In his energetic, heartfelt sermon, Bishop Curry spoke repeatedly about the hope that we live in peace and empathy with each other, remembering that we are one family, regardless of our differences. We are one family because we all have been created in the image of God, as Genesis reminds us.  In one pivotal moment, Bishop Curry used the striking image of the possibility of living into “God’s dream” for human beings. That phrase reminds us all of the pronouncing of creation and all in it as “good” by God. It reminds us that God never, ever gives up on anyone, and loves even those who have lost their way. To live in peace, justice, and equity—that is God’s dream for us all, a dream of transformative power if we stretch out our hearts in order to dare to believe in God and in ourselves, as collaborators in making that dream a reality.

 

That phrase continues to strike me forcefully. I pondered this idea of God’s dream for humanity anew as we listened in the evening to speakers from the Oklahoma City area who were survivors and family members affected by the 1995 Oklahoma City bombing of the Murrah Federal Building. Today we will make pilgrimage to the Oklahoma City Memorial and Museum site, treading on holy ground where we are reminded more than ever what a true blessing peace and compassion are. It is a place that was first stained with a terrible outpouring of hatred, but was nonetheless finally stamped by a tidal wave of love, hope, and mutual affection that followed in the weeks and months and years afterward.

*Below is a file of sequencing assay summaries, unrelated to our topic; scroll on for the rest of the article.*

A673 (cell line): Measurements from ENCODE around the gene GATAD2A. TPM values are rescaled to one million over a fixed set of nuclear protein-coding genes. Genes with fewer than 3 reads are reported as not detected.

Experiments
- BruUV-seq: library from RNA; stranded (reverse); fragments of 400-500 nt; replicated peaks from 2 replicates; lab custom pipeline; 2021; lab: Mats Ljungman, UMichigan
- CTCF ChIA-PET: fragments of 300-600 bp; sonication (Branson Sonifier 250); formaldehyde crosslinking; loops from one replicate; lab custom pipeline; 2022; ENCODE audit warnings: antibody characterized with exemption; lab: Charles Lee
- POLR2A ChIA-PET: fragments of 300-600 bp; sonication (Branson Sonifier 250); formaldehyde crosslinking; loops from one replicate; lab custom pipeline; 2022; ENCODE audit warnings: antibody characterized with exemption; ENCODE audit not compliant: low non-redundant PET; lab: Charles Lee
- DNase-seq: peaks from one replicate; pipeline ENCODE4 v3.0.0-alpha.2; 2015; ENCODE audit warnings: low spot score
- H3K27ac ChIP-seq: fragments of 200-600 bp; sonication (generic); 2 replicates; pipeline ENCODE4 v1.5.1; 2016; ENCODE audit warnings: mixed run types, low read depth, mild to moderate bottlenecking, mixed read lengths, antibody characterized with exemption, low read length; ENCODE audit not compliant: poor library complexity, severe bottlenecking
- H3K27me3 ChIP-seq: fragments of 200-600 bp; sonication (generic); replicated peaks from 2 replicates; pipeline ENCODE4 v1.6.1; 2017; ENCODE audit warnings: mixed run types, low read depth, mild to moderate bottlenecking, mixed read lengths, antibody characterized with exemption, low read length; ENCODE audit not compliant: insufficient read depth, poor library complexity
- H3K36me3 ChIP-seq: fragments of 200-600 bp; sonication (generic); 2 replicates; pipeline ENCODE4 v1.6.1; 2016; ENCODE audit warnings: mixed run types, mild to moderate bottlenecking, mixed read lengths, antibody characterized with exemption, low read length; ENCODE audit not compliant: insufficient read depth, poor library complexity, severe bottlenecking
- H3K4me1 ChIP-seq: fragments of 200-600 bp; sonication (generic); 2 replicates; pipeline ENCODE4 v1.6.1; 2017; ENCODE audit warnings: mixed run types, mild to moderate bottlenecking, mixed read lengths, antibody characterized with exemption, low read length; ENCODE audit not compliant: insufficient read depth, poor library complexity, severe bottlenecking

We heard made aware, yes, of the depravity of which some people are capable, but in the end, those are not the stories that live on. The stories that live on are stories of resilience, tenacity, courage, and faltering hope that flickers to life in the deepest darkness, and yet eventually provides the light that leads to gratitude, and even happiness. “Blessed are those who mourn, for they will be comforted,” Matthew’s gospel reminds us. Blessed are those who, in the midst of mourning, nonetheless commit themselves to peace and unity, to “being of use to others,” as one survivor put it, and creating an oasis of peace even after in the wake of tragedy. As we listened to the speakers last night, we saw that it IS the peace-makers who change the world in a lasting way. God’s dream for us is to not just BE blessed, but to be that blessing out into an often un-peaceful world.